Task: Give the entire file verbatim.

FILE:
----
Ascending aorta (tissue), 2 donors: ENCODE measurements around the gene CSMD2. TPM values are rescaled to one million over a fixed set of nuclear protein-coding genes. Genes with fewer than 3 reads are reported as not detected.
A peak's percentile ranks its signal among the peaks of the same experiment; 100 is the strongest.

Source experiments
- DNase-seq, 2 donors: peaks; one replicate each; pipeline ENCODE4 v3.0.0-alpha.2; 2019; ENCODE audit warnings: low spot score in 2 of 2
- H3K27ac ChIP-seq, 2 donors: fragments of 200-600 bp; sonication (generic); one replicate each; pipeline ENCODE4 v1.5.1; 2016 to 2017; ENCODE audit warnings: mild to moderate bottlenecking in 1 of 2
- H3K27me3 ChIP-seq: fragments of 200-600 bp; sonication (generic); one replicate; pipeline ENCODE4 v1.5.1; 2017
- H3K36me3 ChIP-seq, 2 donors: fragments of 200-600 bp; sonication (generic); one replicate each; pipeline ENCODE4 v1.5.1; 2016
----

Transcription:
Ascending aorta (tissue), 2 donors: ENCODE measurements around the gene CSMD2. TPM values are rescaled to one million over a fixed set of nuclear protein-coding genes. Genes with fewer than 3 reads are reported as not detected.
A peak's percentile ranks its signal among the peaks of the same experiment; 100 is the strongest.

Source experiments
- DNase-seq, 2 donors: peaks; one replicate each; pipeline ENCODE4 v3.0.0-alpha.2; 2019; ENCODE audit warnings: low spot score in 2 of 2
- H3K27ac ChIP-seq, 2 donors: fragments of 200-600 bp; sonication (generic); one replicate each; pipeline ENCODE4 v1.5.1; 2016 to 2017; ENCODE audit warnings: mild to moderate bottlenecking in 1 of 2
- H3K27me3 ChIP-seq: fragments of 200-600 bp; sonication (generic); one replicate; pipeline ENCODE4 v1.5.1; 2017
- H3K36me3 ChIP-seq, 2 donors: fragments of 200-600 bp; sonication (generic); one replicate each; pipeline ENCODE4 v1.5.1; 2016